Curare - a curative poison: a scientometric analysis
Jan David Alexander Groneberg
- Introduction: Curare is one of the best-examined neurotoxins of the world, which has empirically been used for centuries by American Indigenes. Research on curare has been performed much later, a global scientometric analysis on curare research or its derivates does not yet exist. This bibliometric analysis is part of the global NewQis-project and should illuminate both toxic and historic issues of research on curare.
Methods: The ISI Web of Science was searched for data covering 1900 to 2013 using a term which included as many original articles on curare as possible. 3,867 articles were found and analyzed for common bibliometric items such as the number of citations, language of the articles or the (modified) Hirsch-Index (h-index). Results are illustrated utilizing modern density equalizing map projections (DEMP) or beam diagrams.
Results: Most publications were located in North America and Europe. The USA has the highest number of publications as well as the highest h-index. The number of publications overall rose until the late 1990s and later decreased. Furthermore, sudden increases of research activity are ascribable to historic events, like the first use of curare as muscle relaxant during surgery.
Discussion: This scientometric analysis of curare research reflects several tendencies as previously seen in other bibliometric investigations, i.e. the scientific quality standard of North America and Europe. Research on curare decreased however, due to the declining attention towards this muscle relaxant. This work exemplifies also how scientometric methods can be used to illuminate historic circumstances immediately stimulating scientific research.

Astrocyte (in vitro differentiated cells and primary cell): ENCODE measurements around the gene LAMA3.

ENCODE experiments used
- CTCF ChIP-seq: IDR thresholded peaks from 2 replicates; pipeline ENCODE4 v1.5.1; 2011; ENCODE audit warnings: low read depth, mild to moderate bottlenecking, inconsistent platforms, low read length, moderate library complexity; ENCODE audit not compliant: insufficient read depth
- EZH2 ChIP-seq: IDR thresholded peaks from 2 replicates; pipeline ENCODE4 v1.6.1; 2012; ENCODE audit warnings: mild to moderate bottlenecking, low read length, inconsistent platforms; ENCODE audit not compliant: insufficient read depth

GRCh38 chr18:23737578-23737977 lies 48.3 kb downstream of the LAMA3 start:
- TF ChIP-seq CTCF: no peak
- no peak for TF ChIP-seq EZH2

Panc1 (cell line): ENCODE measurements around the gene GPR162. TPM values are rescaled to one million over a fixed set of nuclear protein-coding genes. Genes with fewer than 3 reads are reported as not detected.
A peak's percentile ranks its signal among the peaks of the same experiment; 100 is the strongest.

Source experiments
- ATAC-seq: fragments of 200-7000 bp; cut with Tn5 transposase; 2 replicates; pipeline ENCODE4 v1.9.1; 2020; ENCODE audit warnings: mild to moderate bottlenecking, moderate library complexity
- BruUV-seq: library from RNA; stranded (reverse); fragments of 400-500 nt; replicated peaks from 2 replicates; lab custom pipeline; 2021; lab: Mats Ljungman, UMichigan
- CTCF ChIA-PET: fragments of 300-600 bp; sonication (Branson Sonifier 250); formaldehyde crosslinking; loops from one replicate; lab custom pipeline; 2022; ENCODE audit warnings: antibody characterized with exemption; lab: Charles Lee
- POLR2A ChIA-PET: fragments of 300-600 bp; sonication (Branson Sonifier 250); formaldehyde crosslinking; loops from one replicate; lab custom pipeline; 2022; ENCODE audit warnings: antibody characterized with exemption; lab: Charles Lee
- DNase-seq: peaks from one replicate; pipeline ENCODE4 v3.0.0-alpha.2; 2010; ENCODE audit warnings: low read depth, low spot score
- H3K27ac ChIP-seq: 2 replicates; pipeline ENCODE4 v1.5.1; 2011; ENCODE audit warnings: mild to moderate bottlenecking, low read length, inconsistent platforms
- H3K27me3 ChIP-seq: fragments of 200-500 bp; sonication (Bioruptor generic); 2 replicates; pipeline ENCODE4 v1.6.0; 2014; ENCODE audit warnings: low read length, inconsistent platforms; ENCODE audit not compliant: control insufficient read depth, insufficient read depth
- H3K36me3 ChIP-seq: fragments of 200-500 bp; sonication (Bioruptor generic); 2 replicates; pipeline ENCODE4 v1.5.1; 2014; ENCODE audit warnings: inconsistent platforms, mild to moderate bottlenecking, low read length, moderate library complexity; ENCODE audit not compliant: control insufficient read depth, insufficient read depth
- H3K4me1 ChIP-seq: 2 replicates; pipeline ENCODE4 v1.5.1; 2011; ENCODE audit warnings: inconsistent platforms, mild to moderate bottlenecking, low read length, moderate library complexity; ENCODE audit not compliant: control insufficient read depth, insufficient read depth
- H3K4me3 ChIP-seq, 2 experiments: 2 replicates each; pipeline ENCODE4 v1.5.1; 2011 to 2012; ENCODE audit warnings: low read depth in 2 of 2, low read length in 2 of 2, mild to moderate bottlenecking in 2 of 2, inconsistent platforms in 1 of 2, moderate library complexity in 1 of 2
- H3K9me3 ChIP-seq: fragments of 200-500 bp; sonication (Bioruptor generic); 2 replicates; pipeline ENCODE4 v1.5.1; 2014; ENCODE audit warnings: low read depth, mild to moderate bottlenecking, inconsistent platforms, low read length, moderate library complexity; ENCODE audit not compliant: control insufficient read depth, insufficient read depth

Esthetic outcome of implant-based reconstructions in augmented bone: comparison of autologous and allogeneic bone block grafting with the pink esthetic score (PES)
- From 2003 to 2009, 67 patients underwent alveolar ridge augmentation and were enrolled in the study, 41 meet the inclusion criteria and 31 agreed to take part in the study. Patients were 18-69 years old (mean: 49.3 ± 13.8 years), and predominantly female. Patients received bone block grafts either autologous (n = 48) (AUBB) or allografts (ABB) (n = 19). Implants were inserted 4-7 months (autografts) or 5-6 months (allografts) after bone grafting. The Pink Esthetic Score (PES) as well as radiographic and subjective assessments were employed for the outcome analysis. The PES was assessed twice within one month based on digital photographic images that were randomly rearranged between evaluations by three independent, experienced investigators.
Synthesis of new 1,2,3-triazol-4-yl-quinazoline nucleoside and acyclonucleoside analogues
Joachim W. Engels
Hassan B. Lazrek
- In this study, we describe the synthesis of 1,4-disustituted-1,2,3-triazolo-quinazoline ribonucleosides or acyclonucleosides by means of 1,3-dipolar cycloaddition between various O or N-alkylated propargyl-quinazoline and 1'-azido-2',3',5'-tri-O-benzoylribose or activated alkylating agents under microwave conditions. None of the compounds selected showed significant anti-HCV activity in vitro.
First-line treatment of EGFR-mutated nonsmall cell lung cancer: critical review on study methodology